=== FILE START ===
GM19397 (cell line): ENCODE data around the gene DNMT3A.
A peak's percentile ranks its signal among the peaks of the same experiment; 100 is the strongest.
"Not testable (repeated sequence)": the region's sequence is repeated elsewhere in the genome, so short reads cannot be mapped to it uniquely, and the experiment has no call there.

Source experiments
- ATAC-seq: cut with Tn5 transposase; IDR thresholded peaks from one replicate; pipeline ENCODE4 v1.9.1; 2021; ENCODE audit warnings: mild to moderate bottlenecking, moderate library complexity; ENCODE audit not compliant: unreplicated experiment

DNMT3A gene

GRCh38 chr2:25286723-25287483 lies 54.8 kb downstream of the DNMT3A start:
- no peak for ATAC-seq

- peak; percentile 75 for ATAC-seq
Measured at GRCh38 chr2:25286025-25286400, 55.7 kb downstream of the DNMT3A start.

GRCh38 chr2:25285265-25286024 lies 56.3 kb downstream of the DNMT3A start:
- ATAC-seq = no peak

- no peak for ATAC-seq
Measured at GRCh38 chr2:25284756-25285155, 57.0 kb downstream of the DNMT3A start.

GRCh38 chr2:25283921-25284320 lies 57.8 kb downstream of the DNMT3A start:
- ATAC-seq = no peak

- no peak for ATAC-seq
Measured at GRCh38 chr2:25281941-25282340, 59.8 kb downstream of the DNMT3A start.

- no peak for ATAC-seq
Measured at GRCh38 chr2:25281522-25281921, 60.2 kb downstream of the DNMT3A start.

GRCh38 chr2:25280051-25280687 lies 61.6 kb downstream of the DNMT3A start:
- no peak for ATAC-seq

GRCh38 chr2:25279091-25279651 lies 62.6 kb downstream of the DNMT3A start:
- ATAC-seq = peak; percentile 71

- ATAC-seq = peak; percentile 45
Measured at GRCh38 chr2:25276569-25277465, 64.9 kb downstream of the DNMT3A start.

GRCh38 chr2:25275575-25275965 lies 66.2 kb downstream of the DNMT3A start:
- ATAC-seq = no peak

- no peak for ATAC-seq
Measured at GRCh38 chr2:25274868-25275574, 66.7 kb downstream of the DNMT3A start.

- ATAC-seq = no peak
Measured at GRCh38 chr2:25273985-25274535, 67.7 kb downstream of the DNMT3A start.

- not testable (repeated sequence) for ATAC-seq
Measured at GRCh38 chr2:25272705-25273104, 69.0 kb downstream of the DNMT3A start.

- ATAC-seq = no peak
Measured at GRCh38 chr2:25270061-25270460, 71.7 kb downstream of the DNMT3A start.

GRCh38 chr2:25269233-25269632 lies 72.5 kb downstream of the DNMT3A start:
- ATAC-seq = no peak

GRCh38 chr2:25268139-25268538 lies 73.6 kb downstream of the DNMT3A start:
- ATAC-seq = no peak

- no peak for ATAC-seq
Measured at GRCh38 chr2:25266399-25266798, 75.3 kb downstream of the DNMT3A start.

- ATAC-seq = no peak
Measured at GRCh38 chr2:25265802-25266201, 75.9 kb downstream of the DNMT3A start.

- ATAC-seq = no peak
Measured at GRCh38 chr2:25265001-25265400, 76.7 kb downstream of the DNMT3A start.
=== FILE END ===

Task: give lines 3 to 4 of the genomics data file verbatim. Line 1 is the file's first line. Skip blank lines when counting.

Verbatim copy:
"Not testable (repeated sequence)": the region's sequence is repeated elsewhere in the genome, so short reads cannot be mapped to it uniquely, and the experiment has no call there.

Source experiments